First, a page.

By Suzanne Sparrow Watson
This week, as we approach the 20th anniversary of 9/11, I am posting the memorial I wrote on the 10 year anniversary with updates on a surreal encounter and a promise kept.
Melissa Harrington Hughes died at the World Trade Center on September 11, 2001. She didn’t work there; she was on a business trip for her San Francisco-based technology firm. She was an extremely accomplished 31-year-old, who had a passion for life and adventure. Melissa married her sweetheart, Sean Hughes just a year prior to her death.
On that fateful morning of September 11 she was attending a meeting on the 101st floor of the North Tower when the first plane struck just six floors below her. Many people remember her for the harrowing voicemail she left for Sean minutes after the building was struck. In that voicemail she said, “Sean, it’s me. I just wanted to let you know I love you and I am stuck in this building in New York. A plane hit or a bomb went off – we don’t know, but there’s a lot of smoke and I just wanted you to know I love you always.”
The bank where I worked had several divisions housed in the World Trade Center; three of our employees died that day. But somehow, amongst the overwhelming tales of tragedy on September 11, Melissa’s is the one that stood out for me. I was not alone. Melissa’s final words resonated with a lot of people; thousands wrote on her memorial website. Her phone message to Sean was played on news casts numerous times in the weeks following 9/11. Each time I heard it I teared up .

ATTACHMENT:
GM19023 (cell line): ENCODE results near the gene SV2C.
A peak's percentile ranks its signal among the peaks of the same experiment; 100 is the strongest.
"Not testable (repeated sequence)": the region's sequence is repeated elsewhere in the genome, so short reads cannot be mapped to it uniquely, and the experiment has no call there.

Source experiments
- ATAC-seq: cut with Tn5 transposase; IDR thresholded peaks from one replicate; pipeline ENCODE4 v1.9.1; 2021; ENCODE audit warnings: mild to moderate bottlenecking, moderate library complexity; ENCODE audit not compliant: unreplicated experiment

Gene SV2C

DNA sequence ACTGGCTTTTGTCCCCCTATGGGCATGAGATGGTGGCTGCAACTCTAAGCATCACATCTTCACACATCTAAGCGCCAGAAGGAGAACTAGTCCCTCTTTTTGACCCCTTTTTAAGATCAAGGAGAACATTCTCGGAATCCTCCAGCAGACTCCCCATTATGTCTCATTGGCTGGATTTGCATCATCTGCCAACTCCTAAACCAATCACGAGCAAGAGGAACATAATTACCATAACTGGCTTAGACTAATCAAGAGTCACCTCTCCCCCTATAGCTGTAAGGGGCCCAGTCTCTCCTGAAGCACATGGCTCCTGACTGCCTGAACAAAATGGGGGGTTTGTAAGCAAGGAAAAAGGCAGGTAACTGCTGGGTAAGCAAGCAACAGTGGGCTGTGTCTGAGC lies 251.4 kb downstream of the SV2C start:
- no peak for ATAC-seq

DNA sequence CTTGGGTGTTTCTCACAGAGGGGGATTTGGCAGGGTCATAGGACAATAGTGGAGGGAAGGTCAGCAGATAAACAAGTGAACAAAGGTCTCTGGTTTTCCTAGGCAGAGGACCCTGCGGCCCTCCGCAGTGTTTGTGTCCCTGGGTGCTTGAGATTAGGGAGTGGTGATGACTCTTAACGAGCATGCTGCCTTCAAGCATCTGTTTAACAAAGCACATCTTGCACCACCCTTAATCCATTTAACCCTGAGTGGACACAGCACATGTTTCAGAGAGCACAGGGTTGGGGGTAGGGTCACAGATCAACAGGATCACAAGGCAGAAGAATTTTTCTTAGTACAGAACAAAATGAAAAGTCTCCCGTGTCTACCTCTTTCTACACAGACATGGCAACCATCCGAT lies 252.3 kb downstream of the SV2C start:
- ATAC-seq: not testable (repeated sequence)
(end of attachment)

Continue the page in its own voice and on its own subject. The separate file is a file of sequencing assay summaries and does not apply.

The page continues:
In her voice I could sense so many of her emotions: fear, panic, bewilderment. But mostly, in her final minutes on earth, she wanted Sean to know that she loved him. I thought about her, and all of the people that died that day, who went off to work as they normally did. Kissing a spouse or child good-bye, grabbing a cup of coffee, making plans for the weekend ahead. And none of them came home. Plans and hopes and dreams were gone in an instant. Sean Hughes said that he and Melissa were excited about their future and talked about all the things that newlyweds do: moving to a new home, getting a dog, having children.
There were thousands of sad stories that day about love lost and children orphaned, but somehow Melissa’s story, above all the others, resonated with me. I think that was partially due to some life experiences we had in common. I had also made business trips from San Francisco to the North tower at the World Trade Center. I remember navigating its Byzantine elevators and escalators as I rushed to early morning meetings, just as Melissa must have done that morning. Melissa’s wedding photo also brought back memories for me; she and Sean were married in Napa, California, close to where I grew up, so I knew she also appreciated that beautiful part of the country. But it was more than the similar business trips and her wedding venue that stayed with me; it was her voicemail to Sean that was seared into my brain.
Her final words to Sean started me thinking about my own life. My husband had taken early retirement in 1996. By 2001 he was anxious to travel, spend time with our new grandson, and enjoy time with friends. I wanted to continue working. But I kept thinking about Melissa’s message. What if that had been me? Is that how I would want to die, without ever having enjoyed the life my husband and I had worked so hard to build?